The Bots are Coming, So How do We Control Them?
By Mike Kiser, Sr. Security Strategist, SailPoint
Want to know what the weather will be like today or the score of last night’s game? If asking your personal virtual assistant is your first port of call, you’re not alone–the explosion of virtual assistants in home environments underscores the reality that software applications are weaving themselves into the fabric of not only our personal lives, but also into our working lives.
Virtual assistants, and other “bots”, are experiencing a wave of popularity within today’s enterprises. From customer service chatbots, to order fulfillment, to making travel bookings for employees–the ability of bots to speed up and simplify such internal processes has many organisations looking to adopt this technology sooner than later.
However, as with many technologies, bots present both powerful opportunities and a significant challenge when it comes to identity governance.
Bots vs. identity
The wave of bot adoption provides an opportunity for identity to become more intuitive and pervasive within a business. Bots can be used to facilitate interaction between the business user and the identity infrastructure in the form of chatbots or other human-like request processors. This may allow business users to obtain reporting and analytics from the business more rapidly. For instance, the ability to check-in on the progress of a given certification campaign can be done with very little human effort.
Bots may also be more involved in the actual process of governance itself, for example through bot-facilitated access requests.
The wave of bot adoption provides an opportunity for identity to become more intuitive and pervasive within a business
Bots as identities
With such a potentially large wave of adoption, the potential for bots to be used without appropriate identity governance is significant. Automation programs that create bots ad hoc, for example, could present a real problem for businesses if they fail to ask the right questions and monitor such programs in the first place. In the face of rushed early adoptions, it’s crucial to ensure that identity standards are being met if businesses want to sustainably stay ahead of the curve.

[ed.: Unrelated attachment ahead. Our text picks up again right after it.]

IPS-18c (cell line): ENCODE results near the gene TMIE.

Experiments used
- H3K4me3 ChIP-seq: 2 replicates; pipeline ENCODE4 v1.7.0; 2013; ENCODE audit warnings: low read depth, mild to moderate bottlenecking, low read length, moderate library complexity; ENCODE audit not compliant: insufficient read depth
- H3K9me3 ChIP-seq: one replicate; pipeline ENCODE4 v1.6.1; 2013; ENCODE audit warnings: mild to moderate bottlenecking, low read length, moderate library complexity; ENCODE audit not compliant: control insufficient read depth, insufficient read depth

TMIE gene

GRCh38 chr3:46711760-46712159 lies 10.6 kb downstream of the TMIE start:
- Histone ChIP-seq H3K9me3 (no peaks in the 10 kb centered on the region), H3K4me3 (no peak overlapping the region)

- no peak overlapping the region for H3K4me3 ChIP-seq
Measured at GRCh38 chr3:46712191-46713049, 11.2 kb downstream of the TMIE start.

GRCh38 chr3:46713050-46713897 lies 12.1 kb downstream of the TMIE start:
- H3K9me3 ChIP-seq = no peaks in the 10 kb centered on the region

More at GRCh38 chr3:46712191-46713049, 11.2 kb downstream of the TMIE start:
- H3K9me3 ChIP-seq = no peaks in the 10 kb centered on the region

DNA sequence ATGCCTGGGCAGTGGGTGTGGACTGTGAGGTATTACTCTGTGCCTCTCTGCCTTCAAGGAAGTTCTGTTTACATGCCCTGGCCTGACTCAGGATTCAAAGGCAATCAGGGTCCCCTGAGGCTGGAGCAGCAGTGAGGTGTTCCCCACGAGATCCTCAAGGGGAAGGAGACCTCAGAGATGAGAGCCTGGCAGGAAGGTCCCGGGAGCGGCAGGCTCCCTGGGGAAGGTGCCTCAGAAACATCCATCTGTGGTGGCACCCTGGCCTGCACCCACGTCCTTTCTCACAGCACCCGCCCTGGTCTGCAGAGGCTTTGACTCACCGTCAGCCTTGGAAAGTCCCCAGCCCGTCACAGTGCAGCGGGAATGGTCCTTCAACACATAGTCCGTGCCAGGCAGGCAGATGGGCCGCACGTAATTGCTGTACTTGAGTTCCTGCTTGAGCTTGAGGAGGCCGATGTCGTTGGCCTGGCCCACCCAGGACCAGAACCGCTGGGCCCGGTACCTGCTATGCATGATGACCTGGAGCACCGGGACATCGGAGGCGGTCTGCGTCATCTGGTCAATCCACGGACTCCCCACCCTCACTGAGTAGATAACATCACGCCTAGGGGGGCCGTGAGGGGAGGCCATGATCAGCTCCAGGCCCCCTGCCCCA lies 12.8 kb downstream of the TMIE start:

Despite there being many new and promising bot-based initiatives, the use of models that have already been proven in production is one way to ensure success. Most often, this will mean treating bots in the same manner as contractor-based identities, where a dedicated bot repository is established in the same way it would be if the bot were a contractor. As they are created, modified, or eliminated, this repository must be updated, and that information subsequently brought into the identity governance solution. This also means applying time-based access and the application of policy to ensure tight restrictions on their capabilities within the environment.
Bots need to be controlled in the same way other identities are controlled, meaning that their actions should be confined strictly within set boundaries. Analytics may also be deployed to ensure that they have not been repurposed and are fulfilling their expected function. While one of the greatest benefits of bots is that they allow human effort to be lessened, human oversight of bots is still key to good governance, so every bot must (once again like a contractor) have a real-world person who is ultimately responsible for their governance.
The rapid rise in the use of bots throughout organisations grants identity programs a chance to be enhanced, while also introducing a new class of identities to govern. By being proactive, asking the right questions, and using proven governance models, identity can be utilised to retain governance and oversight while openly welcoming the rapid adoption of this new technology.